Most people only consider bankruptcy as a last resort when nothing else has helped them get out from under their debt. They may have gotten second jobs, sold extra items laying around the house, or taken out a second mortgage to consolidate debt and get a lower interest rate. But when all of those efforts fail and bankruptcy becomes inevitable, what happens to the second mortgage? Regardless of why you originally took out a second mortgage, your legal options at this point depend on which type of bankruptcy you are filing.
Bankruptcy could be your key to a fresh financial start. To get there, you’ll need to prove your need for bankruptcy in multiple ways, and we can help. Set up a consultation with Padgett & Robertson now by calling us at 251-342-0264.
Chapter 7 and Chapter 13 Bankruptcy
Before you get too far into this process, understand that a second mortgage is a secured debt. Unsecured debt, which includes credit cards and medical bills, isn’t backed by anything that lenders can take away if you stop paying. Secured debt is backed by an asset that the lender can seize if you do not make payments. Though it isn’t your primary mortgage, your second mortgage is secured by your home—if you stop payments on it, the bank can take your home.
This matters because it changes how the debt is handled during bankruptcy. In Chapter 7 bankruptcy, the debt itself can be discharged, but the lien cannot. While the bank cannot force you to make payments, they can then take ownership of the asset. Assuming you don’t want to lose your home, this is an issue.
In Chapter 13 bankruptcy, secured debts are given the highest priority in your repayment plan. The court will create a payment schedule that allows you to repay your secured debts over a period of three to five years, with some money going to your unsecured debts.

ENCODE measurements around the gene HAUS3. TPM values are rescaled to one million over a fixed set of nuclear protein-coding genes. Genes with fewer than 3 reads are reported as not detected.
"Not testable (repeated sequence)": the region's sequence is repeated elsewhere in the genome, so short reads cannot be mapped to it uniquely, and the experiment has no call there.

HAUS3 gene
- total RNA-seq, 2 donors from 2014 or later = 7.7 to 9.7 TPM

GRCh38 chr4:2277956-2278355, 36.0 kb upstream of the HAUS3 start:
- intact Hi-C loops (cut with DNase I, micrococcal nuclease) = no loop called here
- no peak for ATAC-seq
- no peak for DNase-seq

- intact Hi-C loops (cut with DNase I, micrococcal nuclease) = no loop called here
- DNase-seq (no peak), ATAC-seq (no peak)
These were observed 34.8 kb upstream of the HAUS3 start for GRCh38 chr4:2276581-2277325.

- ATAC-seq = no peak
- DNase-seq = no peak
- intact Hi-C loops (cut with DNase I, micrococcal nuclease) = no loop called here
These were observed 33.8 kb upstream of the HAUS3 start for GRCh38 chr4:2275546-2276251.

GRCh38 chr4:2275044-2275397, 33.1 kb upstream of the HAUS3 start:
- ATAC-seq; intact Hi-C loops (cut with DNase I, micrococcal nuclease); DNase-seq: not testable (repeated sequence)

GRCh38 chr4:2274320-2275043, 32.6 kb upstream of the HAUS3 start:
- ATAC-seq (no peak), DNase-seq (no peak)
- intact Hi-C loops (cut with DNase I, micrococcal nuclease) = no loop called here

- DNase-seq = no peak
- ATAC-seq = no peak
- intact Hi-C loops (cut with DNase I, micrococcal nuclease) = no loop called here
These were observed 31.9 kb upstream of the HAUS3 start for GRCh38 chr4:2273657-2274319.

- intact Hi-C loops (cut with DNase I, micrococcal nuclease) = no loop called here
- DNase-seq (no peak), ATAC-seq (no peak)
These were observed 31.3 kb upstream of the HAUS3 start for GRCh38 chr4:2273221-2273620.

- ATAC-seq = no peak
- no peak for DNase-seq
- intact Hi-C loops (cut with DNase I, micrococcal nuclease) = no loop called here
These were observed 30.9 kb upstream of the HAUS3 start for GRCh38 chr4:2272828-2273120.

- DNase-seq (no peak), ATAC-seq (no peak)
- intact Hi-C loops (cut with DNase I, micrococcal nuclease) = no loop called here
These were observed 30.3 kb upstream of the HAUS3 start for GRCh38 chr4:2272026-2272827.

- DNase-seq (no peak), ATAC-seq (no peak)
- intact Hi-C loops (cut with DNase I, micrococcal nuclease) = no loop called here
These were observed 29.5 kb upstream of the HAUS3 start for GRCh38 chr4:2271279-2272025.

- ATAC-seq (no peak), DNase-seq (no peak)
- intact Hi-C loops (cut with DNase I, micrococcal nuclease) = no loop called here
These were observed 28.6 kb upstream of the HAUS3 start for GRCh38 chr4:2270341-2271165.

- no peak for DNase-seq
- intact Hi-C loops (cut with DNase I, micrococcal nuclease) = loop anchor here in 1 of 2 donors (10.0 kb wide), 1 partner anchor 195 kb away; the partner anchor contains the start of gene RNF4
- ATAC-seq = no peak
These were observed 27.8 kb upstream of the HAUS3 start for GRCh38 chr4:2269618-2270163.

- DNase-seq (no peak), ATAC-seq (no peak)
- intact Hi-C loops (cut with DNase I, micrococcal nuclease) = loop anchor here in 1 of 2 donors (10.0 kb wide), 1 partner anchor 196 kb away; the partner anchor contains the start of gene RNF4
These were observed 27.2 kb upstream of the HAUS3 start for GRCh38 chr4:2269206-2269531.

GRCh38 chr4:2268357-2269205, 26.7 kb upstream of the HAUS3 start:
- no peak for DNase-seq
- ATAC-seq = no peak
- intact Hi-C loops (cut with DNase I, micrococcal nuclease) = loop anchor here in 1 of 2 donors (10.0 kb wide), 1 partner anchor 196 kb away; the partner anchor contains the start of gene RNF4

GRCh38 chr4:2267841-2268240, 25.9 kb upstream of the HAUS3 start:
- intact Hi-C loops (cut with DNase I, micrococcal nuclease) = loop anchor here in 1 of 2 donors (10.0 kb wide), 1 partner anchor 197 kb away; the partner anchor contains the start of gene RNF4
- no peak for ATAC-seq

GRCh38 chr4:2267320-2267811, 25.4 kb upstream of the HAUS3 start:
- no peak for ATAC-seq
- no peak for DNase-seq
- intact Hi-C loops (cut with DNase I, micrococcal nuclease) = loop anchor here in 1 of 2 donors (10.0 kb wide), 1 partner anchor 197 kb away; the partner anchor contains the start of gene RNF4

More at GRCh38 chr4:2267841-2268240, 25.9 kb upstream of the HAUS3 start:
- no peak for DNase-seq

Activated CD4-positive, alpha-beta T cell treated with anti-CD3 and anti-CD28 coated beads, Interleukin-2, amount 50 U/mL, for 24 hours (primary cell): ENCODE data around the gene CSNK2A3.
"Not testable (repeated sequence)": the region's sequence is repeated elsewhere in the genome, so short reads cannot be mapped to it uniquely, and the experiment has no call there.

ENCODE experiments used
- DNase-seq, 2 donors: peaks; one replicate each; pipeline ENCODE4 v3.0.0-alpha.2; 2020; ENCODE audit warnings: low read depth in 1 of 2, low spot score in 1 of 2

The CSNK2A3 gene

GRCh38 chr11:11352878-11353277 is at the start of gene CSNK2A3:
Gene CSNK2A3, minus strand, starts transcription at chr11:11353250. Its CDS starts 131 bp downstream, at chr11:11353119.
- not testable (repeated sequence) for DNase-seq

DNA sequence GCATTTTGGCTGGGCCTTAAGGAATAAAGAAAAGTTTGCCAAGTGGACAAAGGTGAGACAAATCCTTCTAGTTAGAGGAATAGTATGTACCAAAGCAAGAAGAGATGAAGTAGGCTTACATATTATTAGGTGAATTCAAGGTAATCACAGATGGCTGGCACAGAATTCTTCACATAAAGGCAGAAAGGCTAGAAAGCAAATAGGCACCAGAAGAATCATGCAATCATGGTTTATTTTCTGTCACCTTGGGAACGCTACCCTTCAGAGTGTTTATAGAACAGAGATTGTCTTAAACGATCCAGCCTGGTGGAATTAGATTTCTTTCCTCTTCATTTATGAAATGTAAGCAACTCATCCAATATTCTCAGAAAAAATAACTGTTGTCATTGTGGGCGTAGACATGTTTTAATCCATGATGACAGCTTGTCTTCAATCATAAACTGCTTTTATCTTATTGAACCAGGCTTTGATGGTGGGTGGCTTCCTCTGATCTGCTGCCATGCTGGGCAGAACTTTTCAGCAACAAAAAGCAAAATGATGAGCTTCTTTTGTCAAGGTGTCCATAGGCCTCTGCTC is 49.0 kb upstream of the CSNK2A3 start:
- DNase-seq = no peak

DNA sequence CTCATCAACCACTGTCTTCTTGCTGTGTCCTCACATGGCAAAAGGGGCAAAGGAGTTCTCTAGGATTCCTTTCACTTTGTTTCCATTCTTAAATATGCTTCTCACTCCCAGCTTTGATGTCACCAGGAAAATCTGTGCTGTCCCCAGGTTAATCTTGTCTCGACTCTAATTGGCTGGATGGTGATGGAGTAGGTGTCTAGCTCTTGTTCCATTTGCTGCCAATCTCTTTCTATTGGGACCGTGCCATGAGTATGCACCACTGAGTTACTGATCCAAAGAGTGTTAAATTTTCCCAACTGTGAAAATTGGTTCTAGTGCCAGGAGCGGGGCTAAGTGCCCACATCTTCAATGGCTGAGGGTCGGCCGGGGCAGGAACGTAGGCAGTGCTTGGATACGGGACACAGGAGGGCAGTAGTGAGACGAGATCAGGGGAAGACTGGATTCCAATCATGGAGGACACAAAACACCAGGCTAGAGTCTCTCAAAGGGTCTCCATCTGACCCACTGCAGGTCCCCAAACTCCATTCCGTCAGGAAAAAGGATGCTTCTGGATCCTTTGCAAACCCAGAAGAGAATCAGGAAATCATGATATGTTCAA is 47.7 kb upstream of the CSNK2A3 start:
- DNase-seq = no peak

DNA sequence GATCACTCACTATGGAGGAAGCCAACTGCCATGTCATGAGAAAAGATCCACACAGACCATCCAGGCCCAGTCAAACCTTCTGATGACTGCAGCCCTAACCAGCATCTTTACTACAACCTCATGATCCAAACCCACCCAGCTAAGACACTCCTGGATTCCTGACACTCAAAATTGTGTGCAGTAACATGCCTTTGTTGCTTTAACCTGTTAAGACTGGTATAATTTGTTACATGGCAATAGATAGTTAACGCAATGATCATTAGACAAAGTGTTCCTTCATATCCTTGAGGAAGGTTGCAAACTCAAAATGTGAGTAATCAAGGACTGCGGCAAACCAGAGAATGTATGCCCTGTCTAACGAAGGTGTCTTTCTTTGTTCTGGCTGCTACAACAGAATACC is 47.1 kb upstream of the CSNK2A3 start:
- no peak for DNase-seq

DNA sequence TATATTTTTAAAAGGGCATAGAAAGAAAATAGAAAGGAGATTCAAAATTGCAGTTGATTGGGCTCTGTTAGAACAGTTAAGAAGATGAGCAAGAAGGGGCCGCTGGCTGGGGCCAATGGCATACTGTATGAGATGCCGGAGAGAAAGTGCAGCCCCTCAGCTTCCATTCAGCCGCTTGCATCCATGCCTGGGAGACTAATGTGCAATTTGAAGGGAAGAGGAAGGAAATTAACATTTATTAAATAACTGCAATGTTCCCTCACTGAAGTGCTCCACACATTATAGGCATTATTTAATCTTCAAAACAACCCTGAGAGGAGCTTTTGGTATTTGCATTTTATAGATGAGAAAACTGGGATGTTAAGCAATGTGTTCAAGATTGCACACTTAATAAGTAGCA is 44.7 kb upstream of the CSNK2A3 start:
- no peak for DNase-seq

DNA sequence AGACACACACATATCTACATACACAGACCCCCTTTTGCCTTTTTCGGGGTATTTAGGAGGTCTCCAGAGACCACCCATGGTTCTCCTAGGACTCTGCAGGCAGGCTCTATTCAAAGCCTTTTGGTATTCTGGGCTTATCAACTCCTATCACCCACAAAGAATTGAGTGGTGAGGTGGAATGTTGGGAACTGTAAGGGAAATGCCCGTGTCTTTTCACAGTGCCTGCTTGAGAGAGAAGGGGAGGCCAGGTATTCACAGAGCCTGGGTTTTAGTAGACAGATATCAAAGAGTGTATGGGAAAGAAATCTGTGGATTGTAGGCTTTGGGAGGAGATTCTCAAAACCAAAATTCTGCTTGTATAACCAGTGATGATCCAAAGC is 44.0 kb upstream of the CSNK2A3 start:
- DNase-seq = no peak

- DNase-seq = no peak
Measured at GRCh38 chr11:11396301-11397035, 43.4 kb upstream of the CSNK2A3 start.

Lien Stripping in Chapter 13 Bankruptcy
Does this mean that your second mortgage will need to be paid in full as part of your Chapter 13 bankruptcy? Not necessarily. Lien stripping is an option that is only available for Chapter 13 filers, and it is only an option under specific circumstances.
You can only get your lien stripped if your home’s value is less than the value of your first mortgage. Imagine that you have a home worth $400,000. You have a first mortgage of $425,000 and a second mortgage of $60,000. The home’s value is less than your first mortgage, which means that you can have your second mortgage stripped.
If you go this route, the lien from the second mortgage is removed from your home and the second mortgage becomes unsecured debt. It is then considered equal to credit card debt, medical debt, and other types of unsecured debt. While you may pay some back as part of your repayment plan, it will likely be far less than what you owed.
Your Options in Chapter 7 Bankruptcy
Unfortunately, no such option exists for those filing Chapter 7 bankruptcy. While lien stripping used to be accessible to those in the Eleventh Circuit, that is no longer the case. No matter what, your second mortgage will be considered a secured debt in your Chapter 7 bankruptcy. You will either have to pay it off or risk losing your house.
Planning Your Next Steps
Lien stripping isn’t the only strategic tool available to those filing bankruptcy. However, without an attorney, it will be difficult to know how to make the most of this opportunity and give yourself the best chance at a new start. Whether you’re planning on Chapter 7 or Chapter 13 bankruptcy, talking to a local bankruptcy attorney is the best way to understand your options and plan for the future.
Find Out How Padgett & Robertson Can Help You
At Padgett & Robertson, we are committed to helping our clients get rid of uncontrollable debt through bankruptcy. We understand that life puts us in unpredictable situations, and sometimes you just need the chance to start again. To get started on your bankruptcy case or find out if it’s even an option for you, call us at 251-342-0264 or .